This weekend, I’m buying my 15-month-old granddaughter, Julia Grace, a soccer ball. I suspect they may be in high demand.
Why? Because last Sunday, little girls all across the United States got a whole new group of heroes as the U.S. Women’s Soccer Team won an unprecedented 3rd World Cup.
From kickoff to Carli Lloyd’s 16-minute, record-breaking hat trick, the U.S.’s victory over Japan on Sunday was nothing short of stunning, a win so historic that today, New York City is throwing a rare ticker-tape parade in the team’s honor.
In soccer, U.S. women have dominated the sport for a quarter century, winning three World Cups, four Olympic gold medals and ranking near the top ever since FIFA started keep records. Yet, Sunday’s historic victory netted the winning women’s team only $2 million, compared to $8 million the U.S. men’s team got for losing in the first round.
And they’re not alone. Every election cycle, we hear the statistics: full-time working women in the U.S. earn about 77% of what their male counterparts earn.
I don’t know about you, but when I tell my granddaughter that if she works hard, she can do anything, I don’t want to have to add “as long as you’re willing to be paid less than a man doing the same job.”
The promise of the American Dream simply shouldn’t come with that caveat.
But pay equity becoming more than a campaign talking point requires political will, leadership and changes in the law — just like it did to begin to move toward equality in women’s collegiate sports.
The fact is, our women’s soccer team’s path to victory didn’t begin when they walked into the stadium in Vancouver. It didn’t even start when this particular group of women began playing together.
The door for the U.S. team’s historic victory was opened 43 years ago — before any of the women who played on Sunday were even born — with the 1972 passage of Title IX, the law that prohibits discrimination based on gender in federally funded educational programs and activities like college sports.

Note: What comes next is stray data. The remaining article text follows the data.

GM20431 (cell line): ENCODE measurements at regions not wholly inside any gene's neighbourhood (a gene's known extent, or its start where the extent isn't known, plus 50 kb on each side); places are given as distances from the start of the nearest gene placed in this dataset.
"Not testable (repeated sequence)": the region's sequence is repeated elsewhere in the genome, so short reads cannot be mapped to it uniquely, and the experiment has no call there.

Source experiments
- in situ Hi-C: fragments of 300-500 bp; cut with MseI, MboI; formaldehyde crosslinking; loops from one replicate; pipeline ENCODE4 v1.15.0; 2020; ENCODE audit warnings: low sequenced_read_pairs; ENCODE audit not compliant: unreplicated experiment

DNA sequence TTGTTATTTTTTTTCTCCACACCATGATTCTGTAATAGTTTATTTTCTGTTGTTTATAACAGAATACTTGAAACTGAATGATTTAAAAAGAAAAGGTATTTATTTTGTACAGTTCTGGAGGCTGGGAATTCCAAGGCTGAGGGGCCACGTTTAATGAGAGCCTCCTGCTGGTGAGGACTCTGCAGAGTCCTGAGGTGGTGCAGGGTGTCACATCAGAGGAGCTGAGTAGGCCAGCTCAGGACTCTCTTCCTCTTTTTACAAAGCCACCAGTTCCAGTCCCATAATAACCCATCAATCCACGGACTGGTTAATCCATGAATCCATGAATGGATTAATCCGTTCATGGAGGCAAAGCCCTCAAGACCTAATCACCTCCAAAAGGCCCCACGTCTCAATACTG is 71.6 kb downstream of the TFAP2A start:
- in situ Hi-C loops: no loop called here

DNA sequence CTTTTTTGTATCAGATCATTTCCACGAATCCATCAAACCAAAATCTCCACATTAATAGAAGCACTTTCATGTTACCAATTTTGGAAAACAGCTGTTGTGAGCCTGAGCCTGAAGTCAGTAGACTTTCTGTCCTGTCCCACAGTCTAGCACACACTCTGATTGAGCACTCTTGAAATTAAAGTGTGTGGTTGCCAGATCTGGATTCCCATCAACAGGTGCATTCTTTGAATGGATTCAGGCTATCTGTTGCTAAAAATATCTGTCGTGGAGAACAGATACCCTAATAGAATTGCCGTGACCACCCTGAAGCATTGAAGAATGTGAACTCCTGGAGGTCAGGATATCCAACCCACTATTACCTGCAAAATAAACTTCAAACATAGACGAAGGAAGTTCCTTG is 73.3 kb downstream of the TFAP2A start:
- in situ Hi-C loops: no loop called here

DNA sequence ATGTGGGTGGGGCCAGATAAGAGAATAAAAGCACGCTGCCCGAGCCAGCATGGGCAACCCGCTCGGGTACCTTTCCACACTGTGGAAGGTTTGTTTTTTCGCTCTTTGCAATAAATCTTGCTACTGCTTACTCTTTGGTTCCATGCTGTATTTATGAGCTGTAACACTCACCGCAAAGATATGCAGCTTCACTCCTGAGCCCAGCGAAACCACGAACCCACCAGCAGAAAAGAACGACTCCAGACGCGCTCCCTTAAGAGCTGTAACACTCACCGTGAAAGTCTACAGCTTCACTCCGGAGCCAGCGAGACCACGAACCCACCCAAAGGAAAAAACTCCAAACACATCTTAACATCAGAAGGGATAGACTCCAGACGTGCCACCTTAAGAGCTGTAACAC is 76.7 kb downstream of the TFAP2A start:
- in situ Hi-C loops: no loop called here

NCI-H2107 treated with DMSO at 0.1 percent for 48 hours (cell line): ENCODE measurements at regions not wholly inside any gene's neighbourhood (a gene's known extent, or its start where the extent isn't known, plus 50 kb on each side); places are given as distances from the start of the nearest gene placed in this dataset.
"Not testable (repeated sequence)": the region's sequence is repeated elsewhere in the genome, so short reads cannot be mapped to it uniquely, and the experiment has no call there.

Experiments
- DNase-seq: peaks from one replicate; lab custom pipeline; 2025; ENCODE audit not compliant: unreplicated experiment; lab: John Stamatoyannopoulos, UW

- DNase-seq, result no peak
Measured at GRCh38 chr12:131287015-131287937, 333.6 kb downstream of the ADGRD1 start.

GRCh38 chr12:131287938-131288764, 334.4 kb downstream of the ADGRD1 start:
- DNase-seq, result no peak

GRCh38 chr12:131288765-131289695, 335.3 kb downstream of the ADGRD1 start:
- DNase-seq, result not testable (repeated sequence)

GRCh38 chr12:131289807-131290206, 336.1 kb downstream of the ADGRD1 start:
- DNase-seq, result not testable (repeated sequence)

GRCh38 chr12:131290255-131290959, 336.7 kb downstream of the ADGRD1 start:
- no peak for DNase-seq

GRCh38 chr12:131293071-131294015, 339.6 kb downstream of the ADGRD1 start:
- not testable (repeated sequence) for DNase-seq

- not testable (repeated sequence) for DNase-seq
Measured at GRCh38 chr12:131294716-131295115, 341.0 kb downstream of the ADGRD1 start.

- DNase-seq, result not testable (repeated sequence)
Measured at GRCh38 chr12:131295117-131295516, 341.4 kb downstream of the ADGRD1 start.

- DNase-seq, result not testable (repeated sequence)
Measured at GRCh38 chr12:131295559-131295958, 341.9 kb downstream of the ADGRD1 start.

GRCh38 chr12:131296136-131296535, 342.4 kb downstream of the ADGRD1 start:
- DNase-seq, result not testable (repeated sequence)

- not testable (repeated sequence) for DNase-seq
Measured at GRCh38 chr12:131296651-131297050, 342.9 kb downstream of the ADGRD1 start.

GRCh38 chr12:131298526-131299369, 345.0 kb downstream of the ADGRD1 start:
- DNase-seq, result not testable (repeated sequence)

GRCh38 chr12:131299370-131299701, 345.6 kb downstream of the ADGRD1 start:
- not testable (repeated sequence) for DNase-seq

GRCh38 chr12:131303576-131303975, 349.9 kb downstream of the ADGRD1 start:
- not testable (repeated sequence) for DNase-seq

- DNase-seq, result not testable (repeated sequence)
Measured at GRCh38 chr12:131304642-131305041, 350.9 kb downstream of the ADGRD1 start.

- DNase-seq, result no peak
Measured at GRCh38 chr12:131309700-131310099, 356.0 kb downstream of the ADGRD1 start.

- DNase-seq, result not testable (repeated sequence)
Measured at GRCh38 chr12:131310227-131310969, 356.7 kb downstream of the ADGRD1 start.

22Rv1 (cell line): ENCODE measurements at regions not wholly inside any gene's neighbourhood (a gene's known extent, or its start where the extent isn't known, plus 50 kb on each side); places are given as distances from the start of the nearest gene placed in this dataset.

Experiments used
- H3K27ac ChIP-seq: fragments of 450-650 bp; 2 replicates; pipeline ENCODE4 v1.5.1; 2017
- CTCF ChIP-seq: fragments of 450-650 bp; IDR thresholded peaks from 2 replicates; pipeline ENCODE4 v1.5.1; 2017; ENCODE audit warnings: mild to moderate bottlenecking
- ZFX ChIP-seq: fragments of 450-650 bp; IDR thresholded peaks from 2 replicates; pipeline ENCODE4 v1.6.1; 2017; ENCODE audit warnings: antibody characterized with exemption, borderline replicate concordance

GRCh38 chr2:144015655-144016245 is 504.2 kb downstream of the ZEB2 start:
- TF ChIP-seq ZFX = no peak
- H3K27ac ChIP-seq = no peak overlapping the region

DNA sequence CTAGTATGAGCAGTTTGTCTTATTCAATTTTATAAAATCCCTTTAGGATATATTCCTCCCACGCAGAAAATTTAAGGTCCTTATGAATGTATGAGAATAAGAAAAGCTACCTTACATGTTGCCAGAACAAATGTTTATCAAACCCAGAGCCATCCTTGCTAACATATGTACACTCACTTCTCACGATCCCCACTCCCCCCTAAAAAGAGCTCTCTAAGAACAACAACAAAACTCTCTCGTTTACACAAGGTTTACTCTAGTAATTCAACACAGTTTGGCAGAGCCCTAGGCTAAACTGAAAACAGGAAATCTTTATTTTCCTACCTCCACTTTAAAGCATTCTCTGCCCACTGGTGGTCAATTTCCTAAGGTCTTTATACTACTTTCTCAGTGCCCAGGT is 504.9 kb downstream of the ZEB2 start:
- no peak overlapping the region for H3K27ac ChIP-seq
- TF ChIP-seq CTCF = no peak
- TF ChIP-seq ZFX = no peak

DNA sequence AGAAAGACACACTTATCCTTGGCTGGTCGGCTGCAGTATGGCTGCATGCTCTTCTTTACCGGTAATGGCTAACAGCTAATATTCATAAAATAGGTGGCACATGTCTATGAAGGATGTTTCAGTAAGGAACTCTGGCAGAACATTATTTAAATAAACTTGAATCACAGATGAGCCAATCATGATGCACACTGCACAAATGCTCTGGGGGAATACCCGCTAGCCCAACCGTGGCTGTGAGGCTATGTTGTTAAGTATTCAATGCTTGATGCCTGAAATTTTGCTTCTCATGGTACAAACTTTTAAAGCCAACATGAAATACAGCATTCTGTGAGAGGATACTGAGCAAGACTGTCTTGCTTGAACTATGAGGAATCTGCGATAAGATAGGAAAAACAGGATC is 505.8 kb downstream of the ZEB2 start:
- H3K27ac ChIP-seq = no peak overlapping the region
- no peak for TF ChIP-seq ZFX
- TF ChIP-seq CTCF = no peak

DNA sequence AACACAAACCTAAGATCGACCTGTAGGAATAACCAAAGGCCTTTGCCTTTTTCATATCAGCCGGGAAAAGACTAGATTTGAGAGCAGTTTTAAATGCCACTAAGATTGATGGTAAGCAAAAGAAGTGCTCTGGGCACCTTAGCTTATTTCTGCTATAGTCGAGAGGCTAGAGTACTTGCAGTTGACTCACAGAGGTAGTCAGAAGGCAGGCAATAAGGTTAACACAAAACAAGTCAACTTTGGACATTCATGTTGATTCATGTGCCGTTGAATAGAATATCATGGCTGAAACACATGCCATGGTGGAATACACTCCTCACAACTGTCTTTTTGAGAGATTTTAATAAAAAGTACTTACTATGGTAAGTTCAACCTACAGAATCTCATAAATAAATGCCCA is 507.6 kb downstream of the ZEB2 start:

Full implementation of the new law was required by 1978, but Karen Blumenthal, author of Let Me Play: The Story of Title IX, points out the U.S. still has a long way to go when it comes to gender equity and sports.
And Georgia has even further to go.
According to the National Women’s Law Center, Georgia ranks worst in the nation when it comes to Title IX violations, with large gender equity gaps at more than two-thirds of high schools.
Even so, at least one Georgia lawmaker questions the need for Title IX protections at our colleges and universities.
Across the board, pay equity for women is “pathetic,” according to Blumenthal. And, that includes college scholarships, where football remains king:
“Football players tend to go to college on full scholarships, and women’s sports, they tend to take the women’s scholarships and divide them up and spread them around.”
Some worried about whether implementation of Title IX would take resources away from men’s collegiate sports.
Well, we can now say with certainty they had no cause for concern. The Washington Post reports that, since the passage of Title IX, opportunities for men in sports have continued to expand, measured both by the number of teams and the number of athletes, while college athletics is now an $8 billion industry. And NCAA basketball is alive and well.
What has happened as a result of the passage of Title IX was long-overdue growth in opportunities for women athletes. Before Title IX, virtually no athletic scholarships were available for women, and spending on women’s sports was a tiny fraction of what was being spent for men.
As doors opened for women athletes at the collegiate level, more little girls began to play sports, and soccer was — and is — one of their most popular choices.
The bottom line?
Today, most experts agree that the United States would not be the dominant force it is in soccer if it weren’t for Title IX.
In addition to birthing a new generation of female athletes, Title IX helped inspire a new crop of sports fans. This year, viewership for the Women’s World Cup was up a whopping 91% among women between 25-54. Why? Because women who had the opportunity to participate in sports thanks to Title IX are more likely to become a part of the audience advertisers target.
When Title IX was implemented, some criticized the law as an over-reach of the federal government into the affairs of local colleges and universities. Others thought the schools would do the “right thing” on their own if women were “truly interested” in sports.
Well, they were wrong on both counts.
The truth is, systemic inequities are rarely righted without decisive action by visionary leaders. When inequities exist, — and they still do — those toward whom the scale is tipped rarely agree readily to its leveling.
That’s why equality for women, whether on the field, in the classroom or in the boardroom, is a work in progress. A key part of that work is committing to address pay inequity as a problem to be solved rather than a fact that must simply be accepted.
By supporting raising the minimum wage and urging passage of the Paycheck Fairness Act, we can take important steps toward closing the gender pay gap.
So, today, let’s celebrate the great achievement of the U.S. Women’s Soccer Team. Let’s enjoy the parade, ticker-tape and all. And, maybe we’ll even go out and buy a soccer ball for a little girl we love. And then, let’s recommit ourselves to working toward equality of opportunity for every American.